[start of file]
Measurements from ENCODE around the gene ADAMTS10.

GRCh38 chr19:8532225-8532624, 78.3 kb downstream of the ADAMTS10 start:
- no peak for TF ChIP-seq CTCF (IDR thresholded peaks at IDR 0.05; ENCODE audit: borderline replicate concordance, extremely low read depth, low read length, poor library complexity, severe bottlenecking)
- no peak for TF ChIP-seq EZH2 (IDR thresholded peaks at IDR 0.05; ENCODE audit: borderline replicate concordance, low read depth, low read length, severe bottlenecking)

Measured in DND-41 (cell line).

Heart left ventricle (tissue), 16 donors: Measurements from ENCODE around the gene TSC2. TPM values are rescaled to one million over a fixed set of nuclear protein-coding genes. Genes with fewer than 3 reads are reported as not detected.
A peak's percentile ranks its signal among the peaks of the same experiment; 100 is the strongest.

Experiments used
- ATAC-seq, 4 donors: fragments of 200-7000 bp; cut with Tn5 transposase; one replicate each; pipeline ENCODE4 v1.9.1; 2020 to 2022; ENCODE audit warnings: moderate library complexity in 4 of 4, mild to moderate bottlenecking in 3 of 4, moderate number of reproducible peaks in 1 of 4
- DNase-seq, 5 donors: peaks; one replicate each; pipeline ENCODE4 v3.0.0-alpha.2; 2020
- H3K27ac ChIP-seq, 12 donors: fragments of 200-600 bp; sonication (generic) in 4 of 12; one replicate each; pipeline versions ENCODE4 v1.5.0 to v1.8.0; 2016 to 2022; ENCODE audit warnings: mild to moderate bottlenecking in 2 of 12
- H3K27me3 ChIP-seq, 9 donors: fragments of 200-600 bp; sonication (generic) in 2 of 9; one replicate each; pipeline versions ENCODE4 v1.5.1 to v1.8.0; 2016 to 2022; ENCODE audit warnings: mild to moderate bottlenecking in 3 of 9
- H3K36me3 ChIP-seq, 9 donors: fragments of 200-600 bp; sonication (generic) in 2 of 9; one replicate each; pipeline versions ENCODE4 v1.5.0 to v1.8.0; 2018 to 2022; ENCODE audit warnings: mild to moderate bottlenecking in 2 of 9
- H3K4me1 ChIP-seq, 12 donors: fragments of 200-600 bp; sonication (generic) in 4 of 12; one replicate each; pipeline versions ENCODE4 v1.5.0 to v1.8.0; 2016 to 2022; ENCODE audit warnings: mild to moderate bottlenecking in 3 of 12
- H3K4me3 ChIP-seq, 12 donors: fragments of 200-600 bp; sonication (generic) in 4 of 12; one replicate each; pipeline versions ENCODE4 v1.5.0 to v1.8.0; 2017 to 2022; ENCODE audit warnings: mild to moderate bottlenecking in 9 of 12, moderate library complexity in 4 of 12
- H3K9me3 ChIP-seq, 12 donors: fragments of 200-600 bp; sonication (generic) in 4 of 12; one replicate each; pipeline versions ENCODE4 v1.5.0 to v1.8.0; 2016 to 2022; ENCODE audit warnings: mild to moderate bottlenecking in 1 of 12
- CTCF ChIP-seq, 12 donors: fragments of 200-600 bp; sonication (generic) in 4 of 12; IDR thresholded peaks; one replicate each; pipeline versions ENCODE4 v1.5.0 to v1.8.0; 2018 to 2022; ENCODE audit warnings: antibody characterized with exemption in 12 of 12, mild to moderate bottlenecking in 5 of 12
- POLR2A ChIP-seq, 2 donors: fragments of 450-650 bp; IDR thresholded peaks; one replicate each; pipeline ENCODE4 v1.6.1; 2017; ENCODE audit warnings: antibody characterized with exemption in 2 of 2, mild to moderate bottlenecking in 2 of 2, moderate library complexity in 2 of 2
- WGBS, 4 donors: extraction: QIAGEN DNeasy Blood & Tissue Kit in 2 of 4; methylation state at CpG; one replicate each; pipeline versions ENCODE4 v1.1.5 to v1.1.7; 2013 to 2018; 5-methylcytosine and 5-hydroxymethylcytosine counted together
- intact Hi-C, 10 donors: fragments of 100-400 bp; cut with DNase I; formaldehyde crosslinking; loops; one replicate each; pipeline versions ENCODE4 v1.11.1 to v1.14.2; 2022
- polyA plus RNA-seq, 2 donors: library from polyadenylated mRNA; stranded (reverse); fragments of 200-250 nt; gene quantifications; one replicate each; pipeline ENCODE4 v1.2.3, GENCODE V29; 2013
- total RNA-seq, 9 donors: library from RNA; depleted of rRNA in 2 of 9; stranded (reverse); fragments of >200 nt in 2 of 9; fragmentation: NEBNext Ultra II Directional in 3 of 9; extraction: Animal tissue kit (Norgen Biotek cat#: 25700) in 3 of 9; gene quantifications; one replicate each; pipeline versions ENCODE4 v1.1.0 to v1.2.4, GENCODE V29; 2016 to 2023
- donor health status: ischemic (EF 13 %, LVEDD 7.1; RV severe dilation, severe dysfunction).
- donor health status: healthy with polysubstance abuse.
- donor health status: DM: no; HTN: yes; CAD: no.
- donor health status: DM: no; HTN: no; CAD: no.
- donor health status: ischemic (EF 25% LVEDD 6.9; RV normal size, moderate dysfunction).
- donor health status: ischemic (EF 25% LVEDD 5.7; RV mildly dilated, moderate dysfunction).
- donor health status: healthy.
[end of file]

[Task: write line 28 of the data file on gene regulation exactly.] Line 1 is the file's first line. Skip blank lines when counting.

- donor health status: ischemic (EF 25% LVEDD 5.7; RV mildly dilated, moderate dysfunction).